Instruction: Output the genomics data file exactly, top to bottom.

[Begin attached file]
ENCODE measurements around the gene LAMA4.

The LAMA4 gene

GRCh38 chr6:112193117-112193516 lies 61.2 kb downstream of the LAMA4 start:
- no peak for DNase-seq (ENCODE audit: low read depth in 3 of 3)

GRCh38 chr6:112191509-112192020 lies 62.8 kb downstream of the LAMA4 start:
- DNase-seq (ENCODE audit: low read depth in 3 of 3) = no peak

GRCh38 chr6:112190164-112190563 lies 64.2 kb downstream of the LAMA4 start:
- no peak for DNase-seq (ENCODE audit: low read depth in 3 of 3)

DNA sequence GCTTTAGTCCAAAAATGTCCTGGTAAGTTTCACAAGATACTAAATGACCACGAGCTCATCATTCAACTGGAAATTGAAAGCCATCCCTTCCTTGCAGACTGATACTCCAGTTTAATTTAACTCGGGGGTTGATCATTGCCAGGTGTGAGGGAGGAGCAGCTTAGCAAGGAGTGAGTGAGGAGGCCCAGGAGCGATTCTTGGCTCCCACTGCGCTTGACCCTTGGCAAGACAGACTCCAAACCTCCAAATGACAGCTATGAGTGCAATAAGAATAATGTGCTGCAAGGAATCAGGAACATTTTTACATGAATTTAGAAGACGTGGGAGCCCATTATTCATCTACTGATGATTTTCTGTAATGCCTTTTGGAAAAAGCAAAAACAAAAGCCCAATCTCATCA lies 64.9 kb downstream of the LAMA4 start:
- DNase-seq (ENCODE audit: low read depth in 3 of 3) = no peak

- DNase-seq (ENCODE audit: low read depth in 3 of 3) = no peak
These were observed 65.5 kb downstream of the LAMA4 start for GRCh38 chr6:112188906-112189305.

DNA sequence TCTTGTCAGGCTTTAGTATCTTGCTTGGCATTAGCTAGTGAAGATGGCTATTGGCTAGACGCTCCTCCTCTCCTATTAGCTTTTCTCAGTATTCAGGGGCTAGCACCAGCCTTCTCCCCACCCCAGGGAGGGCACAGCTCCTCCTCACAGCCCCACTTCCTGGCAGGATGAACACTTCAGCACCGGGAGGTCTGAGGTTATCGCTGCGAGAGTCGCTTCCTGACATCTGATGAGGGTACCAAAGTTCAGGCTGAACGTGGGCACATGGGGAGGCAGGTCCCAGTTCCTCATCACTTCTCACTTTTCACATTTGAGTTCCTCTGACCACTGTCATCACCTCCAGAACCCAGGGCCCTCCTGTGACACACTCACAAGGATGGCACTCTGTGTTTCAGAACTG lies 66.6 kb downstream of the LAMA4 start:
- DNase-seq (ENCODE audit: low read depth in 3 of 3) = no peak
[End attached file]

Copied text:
ENCODE measurements around the gene LAMA4.

The LAMA4 gene

GRCh38 chr6:112193117-112193516 lies 61.2 kb downstream of the LAMA4 start:
- no peak for DNase-seq (ENCODE audit: low read depth in 3 of 3)

GRCh38 chr6:112191509-112192020 lies 62.8 kb downstream of the LAMA4 start:
- DNase-seq (ENCODE audit: low read depth in 3 of 3) = no peak

GRCh38 chr6:112190164-112190563 lies 64.2 kb downstream of the LAMA4 start:
- no peak for DNase-seq (ENCODE audit: low read depth in 3 of 3)

DNA sequence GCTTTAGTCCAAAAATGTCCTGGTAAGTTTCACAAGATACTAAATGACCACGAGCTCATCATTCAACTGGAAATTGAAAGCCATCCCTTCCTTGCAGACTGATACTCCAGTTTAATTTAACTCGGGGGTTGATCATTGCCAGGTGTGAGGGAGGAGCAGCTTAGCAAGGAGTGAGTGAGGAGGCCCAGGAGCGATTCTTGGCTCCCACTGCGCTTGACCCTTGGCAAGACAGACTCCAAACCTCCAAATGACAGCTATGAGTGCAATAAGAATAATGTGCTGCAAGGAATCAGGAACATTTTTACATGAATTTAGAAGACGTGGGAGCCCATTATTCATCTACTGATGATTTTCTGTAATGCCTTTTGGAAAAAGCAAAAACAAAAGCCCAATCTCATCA lies 64.9 kb downstream of the LAMA4 start:
- DNase-seq (ENCODE audit: low read depth in 3 of 3) = no peak

- DNase-seq (ENCODE audit: low read depth in 3 of 3) = no peak
These were observed 65.5 kb downstream of the LAMA4 start for GRCh38 chr6:112188906-112189305.

DNA sequence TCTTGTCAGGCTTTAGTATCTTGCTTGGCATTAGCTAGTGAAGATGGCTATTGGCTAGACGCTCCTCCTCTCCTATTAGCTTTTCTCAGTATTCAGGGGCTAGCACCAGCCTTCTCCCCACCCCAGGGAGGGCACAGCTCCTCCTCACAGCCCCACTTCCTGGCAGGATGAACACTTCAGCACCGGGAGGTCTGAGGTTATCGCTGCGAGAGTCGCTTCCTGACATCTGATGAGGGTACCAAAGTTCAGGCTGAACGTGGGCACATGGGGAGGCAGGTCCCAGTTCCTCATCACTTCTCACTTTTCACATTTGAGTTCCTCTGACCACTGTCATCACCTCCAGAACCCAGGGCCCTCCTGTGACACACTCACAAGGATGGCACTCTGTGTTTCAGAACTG lies 66.6 kb downstream of the LAMA4 start:
- DNase-seq (ENCODE audit: low read depth in 3 of 3) = no peak